Saturday, January 13, 2018

Jason Smith — Immigration is a major source of growth

One of the findings of the dynamic information equilibrium approach (see also my latest paper) is that nominal output ("GDP") has essentially the same structure as the size of the labor force.
The major shocks to the path of NGDP roughly correspond to the major shocks to the Civilian Labor Force (CLF). Both are shown as vertical lines. The first is the demographic shock of women entering the workforce....
With the positive shock of women entering the labor force ending, immigration is a major (and perhaps only) source of growth in the US aside from asset bubbles [3].
Information Transfer Economics
Immigration is a major source of growth
Jason Smith


Ralph Musgrave said...

So the more people there are in a country, the larger its GDP.!!! I never knew that.

Why don't we have loads of people move from Russia, Africa etc to the US, which will increase US GDP. Then have them all move back again, which will increase the GDP of Russia, Africa etc?

samuel said...

Yes. Gdp increases with spending. The more people spend, the more gdp.
But you want only good people to come to a country. This is to prevent crime which is a different story.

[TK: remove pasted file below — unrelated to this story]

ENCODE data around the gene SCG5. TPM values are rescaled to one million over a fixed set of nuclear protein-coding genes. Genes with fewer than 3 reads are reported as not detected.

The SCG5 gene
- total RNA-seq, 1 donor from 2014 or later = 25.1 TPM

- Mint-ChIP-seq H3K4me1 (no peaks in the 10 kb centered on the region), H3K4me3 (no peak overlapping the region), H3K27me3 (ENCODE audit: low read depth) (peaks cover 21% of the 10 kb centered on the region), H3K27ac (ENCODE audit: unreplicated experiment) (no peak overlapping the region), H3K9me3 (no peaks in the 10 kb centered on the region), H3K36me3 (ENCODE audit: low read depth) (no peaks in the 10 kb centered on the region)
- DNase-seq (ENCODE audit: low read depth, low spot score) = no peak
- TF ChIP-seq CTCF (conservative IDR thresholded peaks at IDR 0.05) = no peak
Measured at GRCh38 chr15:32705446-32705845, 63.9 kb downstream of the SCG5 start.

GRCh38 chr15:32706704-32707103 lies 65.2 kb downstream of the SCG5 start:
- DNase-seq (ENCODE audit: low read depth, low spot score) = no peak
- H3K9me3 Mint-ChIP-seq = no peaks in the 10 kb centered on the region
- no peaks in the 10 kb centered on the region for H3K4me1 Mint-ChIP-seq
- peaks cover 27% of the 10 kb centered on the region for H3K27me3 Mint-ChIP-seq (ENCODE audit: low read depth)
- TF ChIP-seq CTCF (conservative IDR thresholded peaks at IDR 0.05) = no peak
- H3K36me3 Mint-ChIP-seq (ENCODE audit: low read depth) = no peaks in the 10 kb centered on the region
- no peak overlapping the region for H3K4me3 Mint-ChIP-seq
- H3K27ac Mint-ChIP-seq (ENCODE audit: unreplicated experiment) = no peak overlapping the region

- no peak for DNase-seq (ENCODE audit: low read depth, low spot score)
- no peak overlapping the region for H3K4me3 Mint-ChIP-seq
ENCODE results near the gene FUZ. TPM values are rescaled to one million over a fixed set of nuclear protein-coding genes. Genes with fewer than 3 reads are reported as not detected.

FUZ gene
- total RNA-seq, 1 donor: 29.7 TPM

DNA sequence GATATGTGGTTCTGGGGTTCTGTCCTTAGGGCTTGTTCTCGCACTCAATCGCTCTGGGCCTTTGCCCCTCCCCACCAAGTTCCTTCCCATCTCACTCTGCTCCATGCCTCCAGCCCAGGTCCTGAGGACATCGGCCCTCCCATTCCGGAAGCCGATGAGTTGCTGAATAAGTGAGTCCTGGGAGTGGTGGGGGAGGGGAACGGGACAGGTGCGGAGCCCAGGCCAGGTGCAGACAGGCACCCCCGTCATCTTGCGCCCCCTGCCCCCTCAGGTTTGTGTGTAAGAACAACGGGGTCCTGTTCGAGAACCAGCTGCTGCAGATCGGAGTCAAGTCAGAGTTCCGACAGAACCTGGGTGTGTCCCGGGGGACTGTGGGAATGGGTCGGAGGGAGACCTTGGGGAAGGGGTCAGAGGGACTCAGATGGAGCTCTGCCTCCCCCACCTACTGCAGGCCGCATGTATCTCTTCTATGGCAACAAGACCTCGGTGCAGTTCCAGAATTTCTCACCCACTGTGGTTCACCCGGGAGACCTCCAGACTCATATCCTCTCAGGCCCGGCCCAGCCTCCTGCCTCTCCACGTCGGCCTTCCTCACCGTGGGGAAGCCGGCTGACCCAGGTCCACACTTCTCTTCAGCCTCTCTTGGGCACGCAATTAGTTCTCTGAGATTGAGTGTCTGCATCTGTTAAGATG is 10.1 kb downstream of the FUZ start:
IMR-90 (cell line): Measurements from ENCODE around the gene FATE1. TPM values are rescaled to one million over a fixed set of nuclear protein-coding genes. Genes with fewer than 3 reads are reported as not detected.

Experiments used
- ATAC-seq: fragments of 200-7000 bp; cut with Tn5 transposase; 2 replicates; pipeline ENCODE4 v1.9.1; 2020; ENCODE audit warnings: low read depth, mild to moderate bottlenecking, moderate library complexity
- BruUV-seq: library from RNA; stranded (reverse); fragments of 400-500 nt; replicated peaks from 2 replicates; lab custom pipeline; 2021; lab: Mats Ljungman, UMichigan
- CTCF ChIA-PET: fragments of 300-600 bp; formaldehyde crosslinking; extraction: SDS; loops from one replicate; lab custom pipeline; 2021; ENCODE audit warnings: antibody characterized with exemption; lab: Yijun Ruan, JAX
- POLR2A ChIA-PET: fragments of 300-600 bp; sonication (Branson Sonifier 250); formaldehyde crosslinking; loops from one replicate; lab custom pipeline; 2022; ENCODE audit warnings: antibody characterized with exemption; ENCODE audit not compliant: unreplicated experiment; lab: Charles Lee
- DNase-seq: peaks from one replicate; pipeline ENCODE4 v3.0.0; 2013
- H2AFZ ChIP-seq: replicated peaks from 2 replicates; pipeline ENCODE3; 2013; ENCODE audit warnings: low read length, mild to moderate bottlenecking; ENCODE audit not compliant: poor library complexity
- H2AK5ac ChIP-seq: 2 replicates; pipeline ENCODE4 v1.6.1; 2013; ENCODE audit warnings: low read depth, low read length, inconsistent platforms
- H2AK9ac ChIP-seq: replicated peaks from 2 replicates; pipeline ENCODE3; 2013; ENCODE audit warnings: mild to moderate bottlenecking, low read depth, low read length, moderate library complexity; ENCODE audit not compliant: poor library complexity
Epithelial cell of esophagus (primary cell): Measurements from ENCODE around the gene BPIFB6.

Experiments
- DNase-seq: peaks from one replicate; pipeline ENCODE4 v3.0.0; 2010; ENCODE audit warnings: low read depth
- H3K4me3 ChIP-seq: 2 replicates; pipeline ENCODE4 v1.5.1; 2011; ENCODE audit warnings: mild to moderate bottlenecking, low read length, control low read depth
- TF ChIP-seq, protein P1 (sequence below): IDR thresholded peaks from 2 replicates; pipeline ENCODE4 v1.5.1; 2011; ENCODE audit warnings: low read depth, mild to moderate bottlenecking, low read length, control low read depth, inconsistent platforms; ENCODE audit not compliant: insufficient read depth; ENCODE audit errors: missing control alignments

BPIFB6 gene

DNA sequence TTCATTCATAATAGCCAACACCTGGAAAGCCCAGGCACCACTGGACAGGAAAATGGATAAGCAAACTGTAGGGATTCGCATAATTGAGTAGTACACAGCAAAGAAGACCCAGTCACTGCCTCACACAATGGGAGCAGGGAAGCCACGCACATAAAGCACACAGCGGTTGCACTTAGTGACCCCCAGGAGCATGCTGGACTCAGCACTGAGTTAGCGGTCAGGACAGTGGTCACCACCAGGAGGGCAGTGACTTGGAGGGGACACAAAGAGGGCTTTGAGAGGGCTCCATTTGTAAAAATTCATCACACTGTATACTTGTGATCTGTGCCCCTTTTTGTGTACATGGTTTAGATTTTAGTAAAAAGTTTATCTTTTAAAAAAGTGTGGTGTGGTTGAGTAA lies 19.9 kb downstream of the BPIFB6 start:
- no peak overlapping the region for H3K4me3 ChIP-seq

Tom Hickey said...

Inscription on the Statue of Liberty that welcomed immigrants to the US that passed through immigration at Ellis Island.

"Give me your tired, your poor,
Your huddled masses yearning to breathe free,
The wretched refuse of your teeming shore.
Send these, the homeless, tempest-tossed to me.
I lift my lamp beside the golden door."

My mother's family, father, mother, and two brothers, passed though Ellis Island, and there is a record of it in the Ellis Island records, which can now be accessed online.

They didn't comes as immigrants, actually, but on family business, and my grandparents expected to return quite soon. But my grandmother contracted TB, obviating their making the return trip.

Luckily, as it turned out consider that they missed WWI, the horrible aftermath that culminated in the rise of Hitler and then WWII, although one of my mother's brothers did volunteer for the US Army as a dentist and served just behind the lines on the Western front in Europe.

Neil Wilson said...

Usual problem here - economist fails to take a whole world view.

It's always 'economy' and 'rest of world'. The impact on 'rest of world' is largely ignored.

That viewpoint leads to the myth of manufacturing as the saviour of an economy. It's entirely a chimera.